Former UN chief Ban Ki-moon, who returned to his home country earlier this month, on Tuesday proposed a constitutional amendment before the South Korean presidential election expected to be held earlier than scheduled.
Ban told a press conference at his office in Seoul that he offers to push the constitutional revision before the presidential election by forming a consultative body, comprising representatives from all political parties and factions.
The former UN head, whose second, five-year term terminated at the end of last year, arrived in South Korea on Jan. 12.
He has not officially declared his run for the presidency, but he has been regarded as the best hope in the conservative bloc as support for the ruling Saenuri Party sank with the impeachment of President Park Geun-hye.
Ban, however, had seen his approval rating decline following his comeback to his home country for his mistakes during the so-called “people-friendly” trip across the country and local media speculations about his involvement in a bribery scandal.
Ban is estimated to have proposed the constitutional amendment to combine support from potential presidential candidates in all political camps except for Moon Jae-in, the current frontrunner and former head of the biggest opposition Minjoo Party.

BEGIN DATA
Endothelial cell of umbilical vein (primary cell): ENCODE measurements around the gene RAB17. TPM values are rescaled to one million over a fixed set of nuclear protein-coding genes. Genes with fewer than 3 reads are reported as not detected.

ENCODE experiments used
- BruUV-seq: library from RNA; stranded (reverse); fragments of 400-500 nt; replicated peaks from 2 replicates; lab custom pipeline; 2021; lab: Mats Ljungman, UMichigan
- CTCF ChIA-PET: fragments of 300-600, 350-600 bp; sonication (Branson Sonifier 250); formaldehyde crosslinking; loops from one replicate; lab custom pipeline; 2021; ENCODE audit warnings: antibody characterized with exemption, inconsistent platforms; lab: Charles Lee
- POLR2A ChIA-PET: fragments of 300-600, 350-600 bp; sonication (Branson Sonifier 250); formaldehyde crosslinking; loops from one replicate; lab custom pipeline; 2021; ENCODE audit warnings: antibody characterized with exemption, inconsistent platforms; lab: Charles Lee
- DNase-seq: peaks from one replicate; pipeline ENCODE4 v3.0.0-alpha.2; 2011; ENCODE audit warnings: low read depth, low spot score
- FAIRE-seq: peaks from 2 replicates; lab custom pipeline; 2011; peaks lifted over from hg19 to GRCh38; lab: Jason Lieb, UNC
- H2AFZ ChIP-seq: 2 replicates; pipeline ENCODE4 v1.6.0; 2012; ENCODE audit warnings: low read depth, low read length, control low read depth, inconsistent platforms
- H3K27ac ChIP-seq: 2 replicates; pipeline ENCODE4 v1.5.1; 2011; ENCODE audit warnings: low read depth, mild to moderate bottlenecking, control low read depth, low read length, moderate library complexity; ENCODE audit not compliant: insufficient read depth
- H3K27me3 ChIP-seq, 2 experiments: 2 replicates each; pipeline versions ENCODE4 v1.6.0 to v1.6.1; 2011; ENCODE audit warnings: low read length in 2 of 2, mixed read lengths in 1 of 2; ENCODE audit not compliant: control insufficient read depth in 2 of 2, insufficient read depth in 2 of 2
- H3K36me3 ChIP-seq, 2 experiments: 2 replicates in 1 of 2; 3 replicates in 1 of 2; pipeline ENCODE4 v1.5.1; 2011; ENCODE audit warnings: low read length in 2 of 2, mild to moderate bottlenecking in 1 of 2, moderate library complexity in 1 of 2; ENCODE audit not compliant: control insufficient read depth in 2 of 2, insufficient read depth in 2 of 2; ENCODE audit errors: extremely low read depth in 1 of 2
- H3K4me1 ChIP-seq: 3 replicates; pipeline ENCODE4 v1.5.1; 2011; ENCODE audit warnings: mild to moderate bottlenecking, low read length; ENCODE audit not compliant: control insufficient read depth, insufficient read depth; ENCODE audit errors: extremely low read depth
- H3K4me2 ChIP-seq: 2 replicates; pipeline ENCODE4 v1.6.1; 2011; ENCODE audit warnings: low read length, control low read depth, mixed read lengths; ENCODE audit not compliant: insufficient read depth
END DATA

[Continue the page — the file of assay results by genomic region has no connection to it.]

The impeachment of President Park, which was passed in the parliament on Dec. 9, kindled hopes for changes to the presidential power. It increased public support for presidential hopefuls in the opposition bloc.
Ban, a career diplomat who has no experience in the political sphere, is seeking to appeal to the public with his expertise in the diplomatic field.
Under the revised constitution, Ban could serve as a president tasked only with diplomacy and security, together with a prime minister in charge of domestic affairs.
Ban told reporters that the current power structure, under which a president exercises an imperial power, should be changed by revising the constitution, offering to abolish the single, five-year presidential term. He said that the decentralized presidential system would be desirable for South Korea.
The constitutional amendment before the presidential election has been viewed as being almost impossible due to lack of time. An election to replace the impeached leader is widely expected to be held in late April or in May if the constitutional court upholds the impeachment motion.
Under the original schedule, the presidential election is set to be held in December this year.
Ban said the revised constitution can be put to a referendum three months before the early presidential poll.
He added that whether to enter any existing political party or create his own party will be decided as early as possible. Enditem